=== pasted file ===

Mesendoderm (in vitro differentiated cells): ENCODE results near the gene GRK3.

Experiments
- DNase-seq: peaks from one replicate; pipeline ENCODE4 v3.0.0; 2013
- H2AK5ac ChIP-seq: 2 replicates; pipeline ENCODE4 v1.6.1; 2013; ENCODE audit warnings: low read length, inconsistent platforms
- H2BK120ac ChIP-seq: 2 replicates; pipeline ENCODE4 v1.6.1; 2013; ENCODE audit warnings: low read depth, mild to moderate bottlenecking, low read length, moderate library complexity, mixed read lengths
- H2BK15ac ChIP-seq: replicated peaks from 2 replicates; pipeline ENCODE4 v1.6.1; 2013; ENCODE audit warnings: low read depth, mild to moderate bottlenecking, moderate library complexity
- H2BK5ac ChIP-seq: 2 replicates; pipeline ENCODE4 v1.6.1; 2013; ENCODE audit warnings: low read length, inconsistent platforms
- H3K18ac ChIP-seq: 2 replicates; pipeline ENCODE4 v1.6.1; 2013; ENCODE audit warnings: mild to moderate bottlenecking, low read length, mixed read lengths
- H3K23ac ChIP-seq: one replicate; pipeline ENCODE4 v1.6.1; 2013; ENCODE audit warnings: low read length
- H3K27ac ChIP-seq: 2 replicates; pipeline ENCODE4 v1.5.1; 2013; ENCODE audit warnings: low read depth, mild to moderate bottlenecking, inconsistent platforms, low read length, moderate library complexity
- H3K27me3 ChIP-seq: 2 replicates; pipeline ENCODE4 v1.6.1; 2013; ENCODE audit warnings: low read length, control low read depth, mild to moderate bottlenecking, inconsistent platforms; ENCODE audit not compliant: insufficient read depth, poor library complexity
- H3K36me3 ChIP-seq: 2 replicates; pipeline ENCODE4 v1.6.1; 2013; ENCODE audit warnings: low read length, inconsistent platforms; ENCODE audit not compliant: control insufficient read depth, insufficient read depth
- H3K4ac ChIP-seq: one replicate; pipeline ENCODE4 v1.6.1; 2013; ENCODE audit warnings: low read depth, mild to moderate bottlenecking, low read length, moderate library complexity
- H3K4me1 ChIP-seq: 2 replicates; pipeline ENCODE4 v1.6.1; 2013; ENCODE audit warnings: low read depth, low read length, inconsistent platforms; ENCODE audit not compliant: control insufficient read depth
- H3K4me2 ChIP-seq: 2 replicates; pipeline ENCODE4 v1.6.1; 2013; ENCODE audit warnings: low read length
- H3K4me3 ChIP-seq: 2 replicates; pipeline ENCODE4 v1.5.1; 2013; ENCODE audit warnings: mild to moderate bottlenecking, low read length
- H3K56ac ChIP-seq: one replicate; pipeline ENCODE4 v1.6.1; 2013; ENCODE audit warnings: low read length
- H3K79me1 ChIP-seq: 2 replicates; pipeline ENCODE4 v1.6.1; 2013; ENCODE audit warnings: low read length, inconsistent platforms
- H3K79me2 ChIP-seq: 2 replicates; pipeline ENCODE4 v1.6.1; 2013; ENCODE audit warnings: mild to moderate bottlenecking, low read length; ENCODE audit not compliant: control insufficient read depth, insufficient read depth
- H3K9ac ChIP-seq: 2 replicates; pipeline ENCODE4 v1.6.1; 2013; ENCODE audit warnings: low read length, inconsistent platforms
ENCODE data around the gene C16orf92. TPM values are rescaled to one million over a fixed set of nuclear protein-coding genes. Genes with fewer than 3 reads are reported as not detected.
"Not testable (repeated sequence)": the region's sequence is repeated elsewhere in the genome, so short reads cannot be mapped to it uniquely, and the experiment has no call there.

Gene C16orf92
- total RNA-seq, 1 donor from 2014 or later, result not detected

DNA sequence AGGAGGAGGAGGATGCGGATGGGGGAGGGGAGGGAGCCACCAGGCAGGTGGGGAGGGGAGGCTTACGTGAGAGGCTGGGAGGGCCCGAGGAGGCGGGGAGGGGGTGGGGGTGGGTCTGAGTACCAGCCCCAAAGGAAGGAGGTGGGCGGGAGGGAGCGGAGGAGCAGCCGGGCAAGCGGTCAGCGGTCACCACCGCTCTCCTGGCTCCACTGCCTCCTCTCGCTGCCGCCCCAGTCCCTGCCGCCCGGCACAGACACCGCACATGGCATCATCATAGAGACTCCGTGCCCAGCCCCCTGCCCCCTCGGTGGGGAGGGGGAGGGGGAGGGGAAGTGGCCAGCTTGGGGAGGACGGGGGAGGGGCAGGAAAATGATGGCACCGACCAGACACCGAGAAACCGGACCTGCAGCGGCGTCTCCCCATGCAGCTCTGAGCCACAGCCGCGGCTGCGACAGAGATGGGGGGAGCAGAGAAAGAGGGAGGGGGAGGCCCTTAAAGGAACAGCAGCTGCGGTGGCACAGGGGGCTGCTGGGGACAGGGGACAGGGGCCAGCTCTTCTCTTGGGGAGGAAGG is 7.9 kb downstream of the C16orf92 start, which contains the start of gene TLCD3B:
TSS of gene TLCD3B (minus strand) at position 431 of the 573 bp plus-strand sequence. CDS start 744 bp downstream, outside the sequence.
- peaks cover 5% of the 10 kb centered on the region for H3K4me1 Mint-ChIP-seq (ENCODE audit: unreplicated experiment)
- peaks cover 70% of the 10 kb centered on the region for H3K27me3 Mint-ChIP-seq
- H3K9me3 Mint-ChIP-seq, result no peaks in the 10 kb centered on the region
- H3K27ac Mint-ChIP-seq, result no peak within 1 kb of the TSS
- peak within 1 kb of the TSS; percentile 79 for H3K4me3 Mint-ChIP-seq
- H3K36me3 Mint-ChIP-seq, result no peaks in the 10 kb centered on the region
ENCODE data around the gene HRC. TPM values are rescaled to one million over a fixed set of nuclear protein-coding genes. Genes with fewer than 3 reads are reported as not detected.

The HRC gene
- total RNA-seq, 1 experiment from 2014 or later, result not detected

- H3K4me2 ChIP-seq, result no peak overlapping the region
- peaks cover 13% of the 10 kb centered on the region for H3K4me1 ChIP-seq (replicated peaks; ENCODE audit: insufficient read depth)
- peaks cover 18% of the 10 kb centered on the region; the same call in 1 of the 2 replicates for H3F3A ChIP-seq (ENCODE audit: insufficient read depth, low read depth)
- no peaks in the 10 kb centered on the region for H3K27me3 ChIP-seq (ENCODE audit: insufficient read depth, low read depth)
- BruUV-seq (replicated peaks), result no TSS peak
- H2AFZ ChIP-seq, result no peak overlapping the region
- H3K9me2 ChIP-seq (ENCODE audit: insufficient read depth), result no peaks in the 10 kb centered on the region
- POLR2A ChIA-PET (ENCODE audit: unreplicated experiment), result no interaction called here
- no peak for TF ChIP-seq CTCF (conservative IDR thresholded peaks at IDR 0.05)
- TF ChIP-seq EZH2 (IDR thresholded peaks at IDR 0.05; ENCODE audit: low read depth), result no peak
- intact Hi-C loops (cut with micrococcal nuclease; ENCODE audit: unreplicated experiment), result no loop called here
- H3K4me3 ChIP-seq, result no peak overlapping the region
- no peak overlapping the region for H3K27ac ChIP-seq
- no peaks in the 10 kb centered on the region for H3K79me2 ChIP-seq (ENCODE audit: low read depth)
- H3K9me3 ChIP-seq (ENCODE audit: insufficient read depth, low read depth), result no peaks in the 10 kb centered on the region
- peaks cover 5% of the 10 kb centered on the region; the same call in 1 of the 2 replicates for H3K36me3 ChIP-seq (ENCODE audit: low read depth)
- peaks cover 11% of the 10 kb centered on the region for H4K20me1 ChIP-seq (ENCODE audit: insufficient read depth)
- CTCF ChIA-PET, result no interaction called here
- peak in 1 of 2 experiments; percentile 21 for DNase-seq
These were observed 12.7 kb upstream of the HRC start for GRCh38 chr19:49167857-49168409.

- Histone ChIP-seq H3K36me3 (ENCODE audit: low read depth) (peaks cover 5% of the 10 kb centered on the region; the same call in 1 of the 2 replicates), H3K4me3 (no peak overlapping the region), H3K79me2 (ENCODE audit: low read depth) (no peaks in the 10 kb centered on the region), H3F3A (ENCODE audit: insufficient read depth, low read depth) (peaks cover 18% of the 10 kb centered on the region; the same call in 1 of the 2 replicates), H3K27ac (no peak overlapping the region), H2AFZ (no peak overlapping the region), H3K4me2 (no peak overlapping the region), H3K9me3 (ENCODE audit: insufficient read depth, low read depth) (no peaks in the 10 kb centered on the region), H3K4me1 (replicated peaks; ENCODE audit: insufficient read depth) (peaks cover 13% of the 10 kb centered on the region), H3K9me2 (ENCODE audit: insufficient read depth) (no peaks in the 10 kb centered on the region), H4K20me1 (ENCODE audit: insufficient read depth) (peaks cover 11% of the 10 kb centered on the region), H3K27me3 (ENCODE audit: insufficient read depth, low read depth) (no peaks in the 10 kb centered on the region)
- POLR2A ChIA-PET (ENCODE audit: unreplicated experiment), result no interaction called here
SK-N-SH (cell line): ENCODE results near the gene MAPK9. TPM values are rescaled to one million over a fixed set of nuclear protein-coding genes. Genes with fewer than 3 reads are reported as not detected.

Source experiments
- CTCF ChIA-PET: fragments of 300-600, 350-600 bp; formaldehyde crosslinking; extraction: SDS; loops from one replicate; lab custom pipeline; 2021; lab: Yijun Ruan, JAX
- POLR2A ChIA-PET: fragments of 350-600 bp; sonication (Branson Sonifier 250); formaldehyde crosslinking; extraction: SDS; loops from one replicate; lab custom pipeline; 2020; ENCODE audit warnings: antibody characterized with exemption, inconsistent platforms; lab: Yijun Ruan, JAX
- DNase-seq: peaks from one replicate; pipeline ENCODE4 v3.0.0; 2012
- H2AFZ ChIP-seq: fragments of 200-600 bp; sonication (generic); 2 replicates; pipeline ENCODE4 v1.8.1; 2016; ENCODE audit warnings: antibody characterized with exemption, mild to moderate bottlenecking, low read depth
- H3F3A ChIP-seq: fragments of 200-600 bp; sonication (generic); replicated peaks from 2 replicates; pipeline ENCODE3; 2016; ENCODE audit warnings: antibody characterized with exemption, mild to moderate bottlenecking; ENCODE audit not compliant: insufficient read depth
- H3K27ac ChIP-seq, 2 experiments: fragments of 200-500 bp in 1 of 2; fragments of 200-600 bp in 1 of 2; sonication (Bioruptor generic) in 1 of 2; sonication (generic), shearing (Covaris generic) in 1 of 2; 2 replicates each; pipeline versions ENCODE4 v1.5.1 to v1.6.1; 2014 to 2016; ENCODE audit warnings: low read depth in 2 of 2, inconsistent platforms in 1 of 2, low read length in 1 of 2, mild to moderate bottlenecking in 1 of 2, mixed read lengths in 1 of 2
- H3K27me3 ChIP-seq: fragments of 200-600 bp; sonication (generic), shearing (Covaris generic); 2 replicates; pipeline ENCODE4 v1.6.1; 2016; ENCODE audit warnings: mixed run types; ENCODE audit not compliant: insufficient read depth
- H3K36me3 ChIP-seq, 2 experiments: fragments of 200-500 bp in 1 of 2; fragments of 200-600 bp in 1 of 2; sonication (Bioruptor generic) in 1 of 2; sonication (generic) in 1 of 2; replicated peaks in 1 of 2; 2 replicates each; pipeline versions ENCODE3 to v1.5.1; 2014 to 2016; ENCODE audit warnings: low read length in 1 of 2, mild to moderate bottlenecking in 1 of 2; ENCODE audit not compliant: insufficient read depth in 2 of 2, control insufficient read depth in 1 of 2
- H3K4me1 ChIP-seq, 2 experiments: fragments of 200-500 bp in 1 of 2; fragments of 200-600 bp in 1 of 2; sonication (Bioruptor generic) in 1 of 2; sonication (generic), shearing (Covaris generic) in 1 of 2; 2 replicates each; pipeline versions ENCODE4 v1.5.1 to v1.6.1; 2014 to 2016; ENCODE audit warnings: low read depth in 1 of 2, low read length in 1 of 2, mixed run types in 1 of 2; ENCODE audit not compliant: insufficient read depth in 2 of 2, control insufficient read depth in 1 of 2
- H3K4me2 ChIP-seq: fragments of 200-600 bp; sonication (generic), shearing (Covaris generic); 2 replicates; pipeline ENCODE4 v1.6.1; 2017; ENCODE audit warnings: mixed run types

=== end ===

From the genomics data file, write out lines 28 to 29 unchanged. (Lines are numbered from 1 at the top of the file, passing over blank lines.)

- peaks cover 70% of the 10 kb centered on the region for H3K27me3 Mint-ChIP-seq
- H3K9me3 Mint-ChIP-seq, result no peaks in the 10 kb centered on the region